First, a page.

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Clin Diagn Lab Immunol. 2004 Mar;11(2):313-9.

Combined use of enzyme-linked immunosorbent assay and flow cytometry to detect antibodies to Trypanosoma cruzi in domestic canines in Texas.

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Center for Infectious Diseases, The University of Texas Health Science Center at Houston School of Public Health, Houston, Texas 77030, USA.

Erratum in

  • Clin Diagn Lab Immunol. 2004 Nov;11(6):1198. Martins-Filho, Olindo Assis [added]; Oliveira, Rodrigo Corrêa [added].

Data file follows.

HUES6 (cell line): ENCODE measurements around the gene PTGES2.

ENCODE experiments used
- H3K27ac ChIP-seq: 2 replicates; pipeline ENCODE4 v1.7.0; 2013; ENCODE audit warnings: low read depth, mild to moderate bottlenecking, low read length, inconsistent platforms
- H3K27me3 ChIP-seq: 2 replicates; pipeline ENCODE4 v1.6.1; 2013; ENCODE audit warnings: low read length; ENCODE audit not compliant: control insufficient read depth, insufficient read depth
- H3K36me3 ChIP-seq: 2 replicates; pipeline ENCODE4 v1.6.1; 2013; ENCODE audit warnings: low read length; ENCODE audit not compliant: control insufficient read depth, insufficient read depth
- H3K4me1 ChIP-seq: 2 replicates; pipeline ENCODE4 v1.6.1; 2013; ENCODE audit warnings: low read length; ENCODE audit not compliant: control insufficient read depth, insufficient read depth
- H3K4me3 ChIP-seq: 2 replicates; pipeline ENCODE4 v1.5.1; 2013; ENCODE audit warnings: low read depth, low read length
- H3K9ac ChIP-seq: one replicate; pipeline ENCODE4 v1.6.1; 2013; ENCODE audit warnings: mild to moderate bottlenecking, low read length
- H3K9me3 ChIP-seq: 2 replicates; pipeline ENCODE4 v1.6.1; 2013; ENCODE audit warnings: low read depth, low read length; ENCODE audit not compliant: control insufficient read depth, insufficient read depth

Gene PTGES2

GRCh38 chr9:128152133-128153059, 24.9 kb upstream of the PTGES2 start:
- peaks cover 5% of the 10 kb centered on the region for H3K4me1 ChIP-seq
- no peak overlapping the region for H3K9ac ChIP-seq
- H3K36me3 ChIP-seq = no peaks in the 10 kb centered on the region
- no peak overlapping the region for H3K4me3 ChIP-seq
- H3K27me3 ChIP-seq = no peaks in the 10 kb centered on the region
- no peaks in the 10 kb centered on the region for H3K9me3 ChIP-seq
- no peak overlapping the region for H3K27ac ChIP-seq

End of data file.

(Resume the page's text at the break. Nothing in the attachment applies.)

Canines may be sentinels and/or reservoirs for human Trypanosoma cruzi exposures. This study adapted a method originally designed for human diagnostics to detect serum immunoglobulin G to T. cruzi in canines. The method combined an enzyme-linked immunosorbent assay (ELISA) for screening and flow cytometry detection of anti-live trypomastigote antibodies (ALTA) for confirmation. The assays were optimized by using known positive and negative control canine sera, and cutoff values were established. The ELISA and ALTA assay easily distinguished between reactive (positive controls) and nonreactive (negative controls) sera and were used to test sera collected in a cross-sectional seroprevalence survey of 356 domestic canines from Harris County, Tex., and the surrounding area. Fifty-three (14.9%) of 356 asymptomatic canines in the survey were positive by ELISA, and 5 (1.4%) were confirmed positive with the ALTA assay, with an additional 4 (1.1%) canines classified as "suspect positive." Thus, the overall prevalence of T. cruzi antibodies in this population was 2.6%. This is the first U.S. study to use the combination of ELISA and ALTA to detect serum antibodies to T. cruzi and the first report of the prevalence of T. cruzi infection in domestic canines in the Houston, Tex. (Harris County), region. Our results demonstrate that the combination of ELISA and ALTA has been successfully adapted for use in testing canines for serological evidence of T. cruzi infection. Seroprevalence survey results suggest that T. cruzi antibody-positive domestic canines in the peridomestic setting are present in the Houston, Tex., region and further suggest that T. cruzi is enzootic in the region.

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